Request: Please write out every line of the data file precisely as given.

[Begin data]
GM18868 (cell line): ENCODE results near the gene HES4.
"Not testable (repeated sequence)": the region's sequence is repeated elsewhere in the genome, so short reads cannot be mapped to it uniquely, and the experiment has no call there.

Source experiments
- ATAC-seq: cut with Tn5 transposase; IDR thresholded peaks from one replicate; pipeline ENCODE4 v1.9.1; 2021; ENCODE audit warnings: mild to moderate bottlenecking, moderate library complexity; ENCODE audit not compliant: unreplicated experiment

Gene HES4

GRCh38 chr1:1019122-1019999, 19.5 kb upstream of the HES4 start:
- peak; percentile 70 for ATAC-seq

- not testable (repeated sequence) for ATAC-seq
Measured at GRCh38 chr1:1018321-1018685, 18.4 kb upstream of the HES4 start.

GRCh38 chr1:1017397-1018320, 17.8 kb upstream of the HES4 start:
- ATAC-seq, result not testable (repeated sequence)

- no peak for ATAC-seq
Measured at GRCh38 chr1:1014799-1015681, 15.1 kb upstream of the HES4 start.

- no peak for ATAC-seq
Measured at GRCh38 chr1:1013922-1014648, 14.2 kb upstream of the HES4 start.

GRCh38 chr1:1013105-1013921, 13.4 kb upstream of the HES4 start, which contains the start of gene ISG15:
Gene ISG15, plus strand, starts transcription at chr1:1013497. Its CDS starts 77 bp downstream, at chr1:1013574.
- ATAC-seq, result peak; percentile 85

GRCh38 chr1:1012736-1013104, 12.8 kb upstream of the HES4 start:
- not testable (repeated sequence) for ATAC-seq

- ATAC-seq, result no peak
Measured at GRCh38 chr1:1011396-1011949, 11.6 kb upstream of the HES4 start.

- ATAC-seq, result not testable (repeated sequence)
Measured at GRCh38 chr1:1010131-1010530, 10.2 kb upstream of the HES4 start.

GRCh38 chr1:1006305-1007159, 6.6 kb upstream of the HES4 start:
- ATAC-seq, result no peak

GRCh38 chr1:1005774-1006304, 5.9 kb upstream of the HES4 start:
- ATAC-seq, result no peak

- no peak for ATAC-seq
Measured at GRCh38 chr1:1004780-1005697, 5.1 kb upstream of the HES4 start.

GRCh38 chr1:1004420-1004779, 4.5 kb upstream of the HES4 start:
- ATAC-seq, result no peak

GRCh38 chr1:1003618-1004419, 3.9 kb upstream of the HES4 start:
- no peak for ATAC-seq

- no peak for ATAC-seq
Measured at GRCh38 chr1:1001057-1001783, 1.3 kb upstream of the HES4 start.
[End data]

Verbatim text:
GM18868 (cell line): ENCODE results near the gene HES4.
"Not testable (repeated sequence)": the region's sequence is repeated elsewhere in the genome, so short reads cannot be mapped to it uniquely, and the experiment has no call there.

Source experiments
- ATAC-seq: cut with Tn5 transposase; IDR thresholded peaks from one replicate; pipeline ENCODE4 v1.9.1; 2021; ENCODE audit warnings: mild to moderate bottlenecking, moderate library complexity; ENCODE audit not compliant: unreplicated experiment

Gene HES4

GRCh38 chr1:1019122-1019999, 19.5 kb upstream of the HES4 start:
- peak; percentile 70 for ATAC-seq

- not testable (repeated sequence) for ATAC-seq
Measured at GRCh38 chr1:1018321-1018685, 18.4 kb upstream of the HES4 start.

GRCh38 chr1:1017397-1018320, 17.8 kb upstream of the HES4 start:
- ATAC-seq, result not testable (repeated sequence)

- no peak for ATAC-seq
Measured at GRCh38 chr1:1014799-1015681, 15.1 kb upstream of the HES4 start.

- no peak for ATAC-seq
Measured at GRCh38 chr1:1013922-1014648, 14.2 kb upstream of the HES4 start.

GRCh38 chr1:1013105-1013921, 13.4 kb upstream of the HES4 start, which contains the start of gene ISG15:
Gene ISG15, plus strand, starts transcription at chr1:1013497. Its CDS starts 77 bp downstream, at chr1:1013574.
- ATAC-seq, result peak; percentile 85

GRCh38 chr1:1012736-1013104, 12.8 kb upstream of the HES4 start:
- not testable (repeated sequence) for ATAC-seq

- ATAC-seq, result no peak
Measured at GRCh38 chr1:1011396-1011949, 11.6 kb upstream of the HES4 start.

- ATAC-seq, result not testable (repeated sequence)
Measured at GRCh38 chr1:1010131-1010530, 10.2 kb upstream of the HES4 start.

GRCh38 chr1:1006305-1007159, 6.6 kb upstream of the HES4 start:
- ATAC-seq, result no peak

GRCh38 chr1:1005774-1006304, 5.9 kb upstream of the HES4 start:
- ATAC-seq, result no peak

- no peak for ATAC-seq
Measured at GRCh38 chr1:1004780-1005697, 5.1 kb upstream of the HES4 start.

GRCh38 chr1:1004420-1004779, 4.5 kb upstream of the HES4 start:
- ATAC-seq, result no peak

GRCh38 chr1:1003618-1004419, 3.9 kb upstream of the HES4 start:
- no peak for ATAC-seq

- no peak for ATAC-seq
Measured at GRCh38 chr1:1001057-1001783, 1.3 kb upstream of the HES4 start.